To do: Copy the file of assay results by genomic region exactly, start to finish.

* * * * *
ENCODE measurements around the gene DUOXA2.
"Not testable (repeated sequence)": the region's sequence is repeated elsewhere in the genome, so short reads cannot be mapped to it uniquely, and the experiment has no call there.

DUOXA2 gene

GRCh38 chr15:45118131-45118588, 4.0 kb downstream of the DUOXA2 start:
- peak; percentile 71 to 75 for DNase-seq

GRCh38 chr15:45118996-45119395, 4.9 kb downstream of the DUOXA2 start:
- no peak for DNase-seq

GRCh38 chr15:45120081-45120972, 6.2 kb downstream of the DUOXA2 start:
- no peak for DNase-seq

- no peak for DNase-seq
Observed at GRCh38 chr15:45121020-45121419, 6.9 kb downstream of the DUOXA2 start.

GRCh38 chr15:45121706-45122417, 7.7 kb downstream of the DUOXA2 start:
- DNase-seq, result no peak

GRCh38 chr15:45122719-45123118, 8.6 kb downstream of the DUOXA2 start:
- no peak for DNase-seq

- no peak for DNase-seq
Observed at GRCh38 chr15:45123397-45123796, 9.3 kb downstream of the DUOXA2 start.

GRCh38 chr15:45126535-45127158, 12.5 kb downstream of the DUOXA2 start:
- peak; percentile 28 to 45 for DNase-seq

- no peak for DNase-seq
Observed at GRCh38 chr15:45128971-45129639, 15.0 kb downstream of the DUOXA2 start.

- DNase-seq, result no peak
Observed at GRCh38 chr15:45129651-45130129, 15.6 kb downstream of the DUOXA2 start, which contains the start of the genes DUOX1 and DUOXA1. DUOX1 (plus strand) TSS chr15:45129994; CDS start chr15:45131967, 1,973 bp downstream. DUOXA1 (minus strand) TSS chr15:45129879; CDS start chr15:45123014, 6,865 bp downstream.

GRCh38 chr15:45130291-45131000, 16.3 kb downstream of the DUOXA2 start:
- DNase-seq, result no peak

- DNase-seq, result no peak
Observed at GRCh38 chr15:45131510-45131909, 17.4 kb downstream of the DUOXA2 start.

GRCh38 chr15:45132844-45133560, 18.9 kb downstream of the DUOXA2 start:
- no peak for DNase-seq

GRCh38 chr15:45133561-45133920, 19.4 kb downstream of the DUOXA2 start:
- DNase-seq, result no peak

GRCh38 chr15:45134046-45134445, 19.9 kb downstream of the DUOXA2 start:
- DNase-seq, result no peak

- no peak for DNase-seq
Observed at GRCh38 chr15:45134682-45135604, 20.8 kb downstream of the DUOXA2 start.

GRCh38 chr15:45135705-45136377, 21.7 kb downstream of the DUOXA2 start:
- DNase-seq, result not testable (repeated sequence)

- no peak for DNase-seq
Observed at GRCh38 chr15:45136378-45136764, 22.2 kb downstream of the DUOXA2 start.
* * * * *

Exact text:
ENCODE measurements around the gene DUOXA2.
"Not testable (repeated sequence)": the region's sequence is repeated elsewhere in the genome, so short reads cannot be mapped to it uniquely, and the experiment has no call there.

DUOXA2 gene

GRCh38 chr15:45118131-45118588, 4.0 kb downstream of the DUOXA2 start:
- peak; percentile 71 to 75 for DNase-seq

GRCh38 chr15:45118996-45119395, 4.9 kb downstream of the DUOXA2 start:
- no peak for DNase-seq

GRCh38 chr15:45120081-45120972, 6.2 kb downstream of the DUOXA2 start:
- no peak for DNase-seq

- no peak for DNase-seq
Observed at GRCh38 chr15:45121020-45121419, 6.9 kb downstream of the DUOXA2 start.

GRCh38 chr15:45121706-45122417, 7.7 kb downstream of the DUOXA2 start:
- DNase-seq, result no peak

GRCh38 chr15:45122719-45123118, 8.6 kb downstream of the DUOXA2 start:
- no peak for DNase-seq

- no peak for DNase-seq
Observed at GRCh38 chr15:45123397-45123796, 9.3 kb downstream of the DUOXA2 start.

GRCh38 chr15:45126535-45127158, 12.5 kb downstream of the DUOXA2 start:
- peak; percentile 28 to 45 for DNase-seq

- no peak for DNase-seq
Observed at GRCh38 chr15:45128971-45129639, 15.0 kb downstream of the DUOXA2 start.

- DNase-seq, result no peak
Observed at GRCh38 chr15:45129651-45130129, 15.6 kb downstream of the DUOXA2 start, which contains the start of the genes DUOX1 and DUOXA1. DUOX1 (plus strand) TSS chr15:45129994; CDS start chr15:45131967, 1,973 bp downstream. DUOXA1 (minus strand) TSS chr15:45129879; CDS start chr15:45123014, 6,865 bp downstream.

GRCh38 chr15:45130291-45131000, 16.3 kb downstream of the DUOXA2 start:
- DNase-seq, result no peak

- DNase-seq, result no peak
Observed at GRCh38 chr15:45131510-45131909, 17.4 kb downstream of the DUOXA2 start.

GRCh38 chr15:45132844-45133560, 18.9 kb downstream of the DUOXA2 start:
- no peak for DNase-seq

GRCh38 chr15:45133561-45133920, 19.4 kb downstream of the DUOXA2 start:
- DNase-seq, result no peak

GRCh38 chr15:45134046-45134445, 19.9 kb downstream of the DUOXA2 start:
- DNase-seq, result no peak

- no peak for DNase-seq
Observed at GRCh38 chr15:45134682-45135604, 20.8 kb downstream of the DUOXA2 start.

GRCh38 chr15:45135705-45136377, 21.7 kb downstream of the DUOXA2 start:
- DNase-seq, result not testable (repeated sequence)

- no peak for DNase-seq
Observed at GRCh38 chr15:45136378-45136764, 22.2 kb downstream of the DUOXA2 start.